There are Many Proven Strategies
•
•
•
•
•
•
•
Feedback
Testing
A positive classroom environment
Providing for meaningful deliberate practice
Various forms of group interaction
Curricular alignment (vertical and horizontal)
etc . . .
In veterinary medical education, I
suggest focusing learner analysis on:
• Prior Knowledge
• Prior Knowledge
• Prior Knowledge
In Summary
• Read the Label
• Focus on Proven Teaching Strategies
• Consider focusing on other more easily
measured and practical learner characteristics,
such as prior knowledge.
References
•
•
•
•
•
•
•
•
•
•
•
•
•
Smith PL, Ragan TJ. Instructional Design. 3rd ed. Hoboken, New Jersey: John Wiley & Sons, Inc., 2005.
Witkin HA, Moore CA, Goodenough DR, Cox PW. Field-dependent and field-independent cognitive styles
and their educational implications. Review of Educational Research 47:1-64, 1977.
Klein GS. Perception, motives and personality. New York: Knopf, 1970.
Santostephano SG. A biodevelopmental approach to clinical child psychology. New York: Wiley, 1978.
Kagan J. Reflection-impulsivity: The generality and dynamics of conceptual tempo. Journal of Abnormal
Psychology 71:17-24, 1966.
Lowenfeld V, Brittain WL. Creative and mental growth. New York: Macmillan, 1970.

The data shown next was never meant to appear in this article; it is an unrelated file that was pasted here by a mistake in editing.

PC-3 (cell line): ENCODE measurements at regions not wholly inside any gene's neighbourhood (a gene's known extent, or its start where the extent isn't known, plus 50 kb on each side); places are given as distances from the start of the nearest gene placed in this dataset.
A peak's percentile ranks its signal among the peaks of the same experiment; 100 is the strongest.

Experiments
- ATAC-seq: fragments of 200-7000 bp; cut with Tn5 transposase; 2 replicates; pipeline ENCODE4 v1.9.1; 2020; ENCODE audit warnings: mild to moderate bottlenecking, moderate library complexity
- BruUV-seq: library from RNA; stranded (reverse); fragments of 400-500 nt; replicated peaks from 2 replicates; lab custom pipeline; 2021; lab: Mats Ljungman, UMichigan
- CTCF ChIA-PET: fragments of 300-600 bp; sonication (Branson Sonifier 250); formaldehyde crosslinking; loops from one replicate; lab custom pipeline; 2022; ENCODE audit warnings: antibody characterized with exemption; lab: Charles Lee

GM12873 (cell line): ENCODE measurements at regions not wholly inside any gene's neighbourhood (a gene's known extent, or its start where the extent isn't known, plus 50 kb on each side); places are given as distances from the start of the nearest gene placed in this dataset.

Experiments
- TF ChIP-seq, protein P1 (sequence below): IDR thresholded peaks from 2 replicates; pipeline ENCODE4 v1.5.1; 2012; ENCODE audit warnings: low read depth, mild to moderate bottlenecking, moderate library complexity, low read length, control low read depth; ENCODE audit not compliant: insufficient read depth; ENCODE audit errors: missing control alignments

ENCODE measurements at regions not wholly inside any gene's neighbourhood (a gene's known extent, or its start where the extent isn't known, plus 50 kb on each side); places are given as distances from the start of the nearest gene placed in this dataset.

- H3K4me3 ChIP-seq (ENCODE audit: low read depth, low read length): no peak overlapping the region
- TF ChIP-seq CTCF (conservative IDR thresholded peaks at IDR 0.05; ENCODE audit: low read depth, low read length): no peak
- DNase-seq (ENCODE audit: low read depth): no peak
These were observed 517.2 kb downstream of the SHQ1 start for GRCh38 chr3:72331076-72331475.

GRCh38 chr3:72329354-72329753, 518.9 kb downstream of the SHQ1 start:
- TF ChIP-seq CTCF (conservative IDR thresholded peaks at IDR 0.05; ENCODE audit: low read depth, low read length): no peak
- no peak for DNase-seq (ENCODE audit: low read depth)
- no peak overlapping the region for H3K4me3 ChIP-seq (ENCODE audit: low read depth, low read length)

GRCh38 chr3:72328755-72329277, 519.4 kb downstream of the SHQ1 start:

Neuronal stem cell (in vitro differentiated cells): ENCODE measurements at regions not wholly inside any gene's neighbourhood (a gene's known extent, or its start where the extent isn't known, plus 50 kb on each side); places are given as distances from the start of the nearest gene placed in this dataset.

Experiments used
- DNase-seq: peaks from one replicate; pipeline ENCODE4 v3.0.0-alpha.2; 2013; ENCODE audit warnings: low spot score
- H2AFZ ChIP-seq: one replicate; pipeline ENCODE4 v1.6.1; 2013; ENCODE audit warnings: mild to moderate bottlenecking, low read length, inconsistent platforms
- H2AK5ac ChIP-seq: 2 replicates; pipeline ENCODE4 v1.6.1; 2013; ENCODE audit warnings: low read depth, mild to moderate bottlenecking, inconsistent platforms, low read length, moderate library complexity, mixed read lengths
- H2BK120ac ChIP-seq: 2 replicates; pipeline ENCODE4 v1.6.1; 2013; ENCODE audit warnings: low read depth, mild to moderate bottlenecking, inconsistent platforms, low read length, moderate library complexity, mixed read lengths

Pashler H, McDaniel M, Rohrer D, Bjork R. Learning Styles: Concepts and Evidence. Psychological Science in
the Public Interest 9(3):105-119, 2009.
Coffield F, Moseley D, Hall E, Ecclestone K. Learning styles and pedagogy in post-16 learning: A systematic
and critical review. LSRC reference. London: Learning and Skills Research Centre, 2004.
Ford N, Chen SY. Matching/mismatching revisited: an empirical study of learning and teaching styles.
British Journal of Educational Technology 32(1):5-22, 2001.
Massa LJ, Mayer RE. Testing the ATI hypothesis: Should multimedia instruction accommodate verbalizervisualizer cognitive style? Learning and Individual Differences 16:321-335, 2006.
Constantinidou F, Baker S. Stimulus modality and verbal learning performance in normal aging. Brain and
Language 82:296-311, 2002.
Kappe FR, Boekholt L, den Rooyen C, Van der Flier H. A predictive validity study of the Learning Style
Questionnaire (LSQ) using multiple, specific learning criteria. Learning and Individual Differences 19:464467, 2009.
Cook DA. Revisiting cognitive and learning styles in computer-assisted instruction: not so useful after all.
Academic medicine : journal of the Association of American Medical Colleges 87(6):778-784, 2012.
Jared Danielson
[email protected]